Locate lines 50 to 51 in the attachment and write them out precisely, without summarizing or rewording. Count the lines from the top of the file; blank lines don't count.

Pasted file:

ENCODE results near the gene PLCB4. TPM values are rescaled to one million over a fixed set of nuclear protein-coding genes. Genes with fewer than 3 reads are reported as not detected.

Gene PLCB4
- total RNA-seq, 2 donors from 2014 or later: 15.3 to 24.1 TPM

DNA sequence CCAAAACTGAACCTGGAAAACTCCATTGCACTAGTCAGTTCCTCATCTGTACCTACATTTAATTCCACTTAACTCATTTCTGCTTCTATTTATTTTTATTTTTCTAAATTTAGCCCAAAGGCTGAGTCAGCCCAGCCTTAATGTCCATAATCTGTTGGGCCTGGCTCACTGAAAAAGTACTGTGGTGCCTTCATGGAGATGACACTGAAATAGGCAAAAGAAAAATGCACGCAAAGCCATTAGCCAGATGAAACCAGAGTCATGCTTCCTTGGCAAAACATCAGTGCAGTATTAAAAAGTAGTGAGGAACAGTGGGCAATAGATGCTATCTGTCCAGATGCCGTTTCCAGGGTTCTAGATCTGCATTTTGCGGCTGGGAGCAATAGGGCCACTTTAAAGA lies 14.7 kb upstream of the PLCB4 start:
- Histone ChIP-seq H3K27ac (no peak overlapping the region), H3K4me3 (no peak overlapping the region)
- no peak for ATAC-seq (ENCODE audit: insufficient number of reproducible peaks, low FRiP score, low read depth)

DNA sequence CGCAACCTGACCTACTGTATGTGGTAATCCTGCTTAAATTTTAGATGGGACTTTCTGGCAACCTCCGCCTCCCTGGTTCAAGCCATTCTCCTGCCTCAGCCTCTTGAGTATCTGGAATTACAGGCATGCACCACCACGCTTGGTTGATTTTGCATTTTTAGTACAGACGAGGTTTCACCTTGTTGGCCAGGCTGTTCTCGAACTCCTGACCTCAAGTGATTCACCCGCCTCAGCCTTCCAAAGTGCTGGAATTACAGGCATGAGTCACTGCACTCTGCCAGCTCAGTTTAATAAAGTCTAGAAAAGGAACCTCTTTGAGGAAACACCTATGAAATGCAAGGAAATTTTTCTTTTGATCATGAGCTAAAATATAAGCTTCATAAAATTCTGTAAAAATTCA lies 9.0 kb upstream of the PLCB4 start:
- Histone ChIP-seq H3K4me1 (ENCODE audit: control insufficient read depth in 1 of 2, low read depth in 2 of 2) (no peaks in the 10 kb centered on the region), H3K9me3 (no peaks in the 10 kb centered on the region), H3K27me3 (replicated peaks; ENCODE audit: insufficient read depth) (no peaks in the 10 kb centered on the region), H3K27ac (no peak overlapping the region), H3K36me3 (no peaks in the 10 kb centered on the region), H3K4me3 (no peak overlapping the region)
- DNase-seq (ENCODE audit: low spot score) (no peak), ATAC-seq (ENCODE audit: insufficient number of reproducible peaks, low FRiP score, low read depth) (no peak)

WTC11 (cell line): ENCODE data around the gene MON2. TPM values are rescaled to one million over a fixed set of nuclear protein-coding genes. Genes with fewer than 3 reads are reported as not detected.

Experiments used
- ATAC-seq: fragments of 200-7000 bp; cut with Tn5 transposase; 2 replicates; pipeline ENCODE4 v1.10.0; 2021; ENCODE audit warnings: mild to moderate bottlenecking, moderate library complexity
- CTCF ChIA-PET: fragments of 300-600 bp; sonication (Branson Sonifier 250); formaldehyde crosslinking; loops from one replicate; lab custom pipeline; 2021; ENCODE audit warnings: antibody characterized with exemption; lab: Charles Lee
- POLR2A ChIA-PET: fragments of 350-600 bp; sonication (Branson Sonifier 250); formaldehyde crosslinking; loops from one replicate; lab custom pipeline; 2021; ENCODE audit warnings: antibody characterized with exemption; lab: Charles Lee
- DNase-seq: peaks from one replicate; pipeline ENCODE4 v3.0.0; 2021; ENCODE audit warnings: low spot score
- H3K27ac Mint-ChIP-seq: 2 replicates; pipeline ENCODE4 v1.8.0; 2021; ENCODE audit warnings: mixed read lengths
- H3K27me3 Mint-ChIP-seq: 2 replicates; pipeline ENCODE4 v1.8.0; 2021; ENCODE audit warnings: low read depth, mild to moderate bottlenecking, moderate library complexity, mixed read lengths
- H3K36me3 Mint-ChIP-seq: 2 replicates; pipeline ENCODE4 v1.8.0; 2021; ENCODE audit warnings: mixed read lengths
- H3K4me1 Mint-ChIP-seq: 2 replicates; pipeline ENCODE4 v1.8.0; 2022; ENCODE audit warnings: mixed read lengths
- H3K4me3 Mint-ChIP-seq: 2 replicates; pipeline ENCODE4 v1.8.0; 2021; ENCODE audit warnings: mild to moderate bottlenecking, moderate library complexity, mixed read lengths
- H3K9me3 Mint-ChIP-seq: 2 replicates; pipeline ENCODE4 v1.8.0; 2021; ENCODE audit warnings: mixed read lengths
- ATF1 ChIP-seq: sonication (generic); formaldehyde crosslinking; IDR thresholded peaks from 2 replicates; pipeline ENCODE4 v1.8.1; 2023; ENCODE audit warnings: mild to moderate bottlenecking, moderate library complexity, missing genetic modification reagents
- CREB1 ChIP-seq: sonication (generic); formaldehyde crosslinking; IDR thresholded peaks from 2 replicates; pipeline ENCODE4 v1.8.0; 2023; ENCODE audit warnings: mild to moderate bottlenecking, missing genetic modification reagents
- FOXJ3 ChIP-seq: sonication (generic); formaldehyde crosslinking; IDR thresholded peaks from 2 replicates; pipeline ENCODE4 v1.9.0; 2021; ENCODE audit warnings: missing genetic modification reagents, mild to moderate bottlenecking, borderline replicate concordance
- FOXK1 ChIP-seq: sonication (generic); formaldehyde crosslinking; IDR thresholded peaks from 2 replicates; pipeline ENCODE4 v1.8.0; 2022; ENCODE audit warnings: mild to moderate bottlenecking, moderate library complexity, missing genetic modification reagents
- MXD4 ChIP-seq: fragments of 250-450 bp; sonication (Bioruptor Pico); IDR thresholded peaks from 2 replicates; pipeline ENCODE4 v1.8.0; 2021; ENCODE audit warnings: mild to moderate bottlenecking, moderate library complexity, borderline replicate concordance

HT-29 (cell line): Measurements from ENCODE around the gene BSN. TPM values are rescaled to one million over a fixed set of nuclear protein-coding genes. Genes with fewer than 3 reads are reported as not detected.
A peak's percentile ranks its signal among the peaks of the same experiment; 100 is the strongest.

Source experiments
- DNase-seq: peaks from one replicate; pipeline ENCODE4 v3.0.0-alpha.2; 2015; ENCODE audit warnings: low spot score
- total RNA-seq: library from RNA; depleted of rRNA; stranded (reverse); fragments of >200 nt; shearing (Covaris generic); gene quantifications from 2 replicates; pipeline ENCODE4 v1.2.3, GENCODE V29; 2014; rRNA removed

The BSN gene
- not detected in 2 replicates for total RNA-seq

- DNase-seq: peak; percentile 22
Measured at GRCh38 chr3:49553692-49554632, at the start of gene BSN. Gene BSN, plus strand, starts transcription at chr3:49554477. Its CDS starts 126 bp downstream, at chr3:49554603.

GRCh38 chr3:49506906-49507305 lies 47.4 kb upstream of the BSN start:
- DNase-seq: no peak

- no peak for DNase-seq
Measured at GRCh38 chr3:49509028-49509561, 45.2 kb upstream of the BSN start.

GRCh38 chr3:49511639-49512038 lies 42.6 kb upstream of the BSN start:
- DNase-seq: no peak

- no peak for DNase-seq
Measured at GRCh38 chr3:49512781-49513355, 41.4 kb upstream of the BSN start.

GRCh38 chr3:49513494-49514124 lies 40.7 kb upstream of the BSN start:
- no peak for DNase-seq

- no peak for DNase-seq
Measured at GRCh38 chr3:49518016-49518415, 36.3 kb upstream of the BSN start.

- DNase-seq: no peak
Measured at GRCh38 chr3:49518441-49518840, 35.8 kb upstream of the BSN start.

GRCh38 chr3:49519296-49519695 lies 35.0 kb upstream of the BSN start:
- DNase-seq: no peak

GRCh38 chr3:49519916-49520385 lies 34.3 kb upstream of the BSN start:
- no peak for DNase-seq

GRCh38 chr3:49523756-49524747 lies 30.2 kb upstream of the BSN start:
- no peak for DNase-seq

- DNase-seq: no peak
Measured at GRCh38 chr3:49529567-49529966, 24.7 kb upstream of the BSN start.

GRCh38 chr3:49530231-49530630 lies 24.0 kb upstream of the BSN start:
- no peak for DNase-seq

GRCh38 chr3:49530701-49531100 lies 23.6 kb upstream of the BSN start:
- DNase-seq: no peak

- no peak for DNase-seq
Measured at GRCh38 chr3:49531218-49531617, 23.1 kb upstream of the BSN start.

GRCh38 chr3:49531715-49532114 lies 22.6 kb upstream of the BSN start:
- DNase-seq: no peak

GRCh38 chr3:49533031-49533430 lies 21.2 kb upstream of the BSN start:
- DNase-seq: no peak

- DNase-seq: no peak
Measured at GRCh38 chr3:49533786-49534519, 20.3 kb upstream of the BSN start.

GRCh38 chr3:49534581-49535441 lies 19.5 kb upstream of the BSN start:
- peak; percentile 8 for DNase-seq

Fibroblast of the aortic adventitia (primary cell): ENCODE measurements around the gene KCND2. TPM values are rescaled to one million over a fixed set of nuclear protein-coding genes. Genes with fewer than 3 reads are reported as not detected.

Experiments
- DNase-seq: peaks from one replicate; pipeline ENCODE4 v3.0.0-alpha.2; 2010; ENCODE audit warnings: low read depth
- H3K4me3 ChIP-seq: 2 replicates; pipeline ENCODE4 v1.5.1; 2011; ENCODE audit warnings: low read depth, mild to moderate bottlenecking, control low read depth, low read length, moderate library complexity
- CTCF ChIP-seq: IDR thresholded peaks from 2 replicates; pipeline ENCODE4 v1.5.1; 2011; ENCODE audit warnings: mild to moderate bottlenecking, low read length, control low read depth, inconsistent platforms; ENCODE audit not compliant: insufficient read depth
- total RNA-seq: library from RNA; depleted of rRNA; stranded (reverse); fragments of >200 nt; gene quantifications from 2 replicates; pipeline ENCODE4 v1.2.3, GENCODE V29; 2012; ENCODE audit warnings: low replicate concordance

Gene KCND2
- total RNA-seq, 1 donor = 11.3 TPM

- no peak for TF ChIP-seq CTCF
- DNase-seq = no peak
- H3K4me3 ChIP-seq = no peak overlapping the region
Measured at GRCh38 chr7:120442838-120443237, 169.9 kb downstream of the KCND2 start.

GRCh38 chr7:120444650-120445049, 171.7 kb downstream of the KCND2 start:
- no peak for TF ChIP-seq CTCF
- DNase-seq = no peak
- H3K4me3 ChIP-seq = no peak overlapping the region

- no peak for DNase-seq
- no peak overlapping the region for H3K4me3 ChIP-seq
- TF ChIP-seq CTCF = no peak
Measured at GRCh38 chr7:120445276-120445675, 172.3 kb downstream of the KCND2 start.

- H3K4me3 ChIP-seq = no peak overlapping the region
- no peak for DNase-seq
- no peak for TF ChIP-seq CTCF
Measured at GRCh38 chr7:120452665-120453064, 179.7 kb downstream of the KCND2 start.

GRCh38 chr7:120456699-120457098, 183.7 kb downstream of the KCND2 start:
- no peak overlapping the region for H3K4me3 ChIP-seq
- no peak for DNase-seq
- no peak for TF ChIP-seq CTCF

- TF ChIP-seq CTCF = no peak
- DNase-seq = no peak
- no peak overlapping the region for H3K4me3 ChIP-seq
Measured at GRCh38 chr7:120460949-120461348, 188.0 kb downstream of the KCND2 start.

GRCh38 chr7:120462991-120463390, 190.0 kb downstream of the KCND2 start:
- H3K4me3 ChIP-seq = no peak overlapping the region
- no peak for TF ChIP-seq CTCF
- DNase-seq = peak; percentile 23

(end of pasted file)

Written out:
GRCh38 chr3:49519296-49519695 lies 35.0 kb upstream of the BSN start:
- DNase-seq: no peak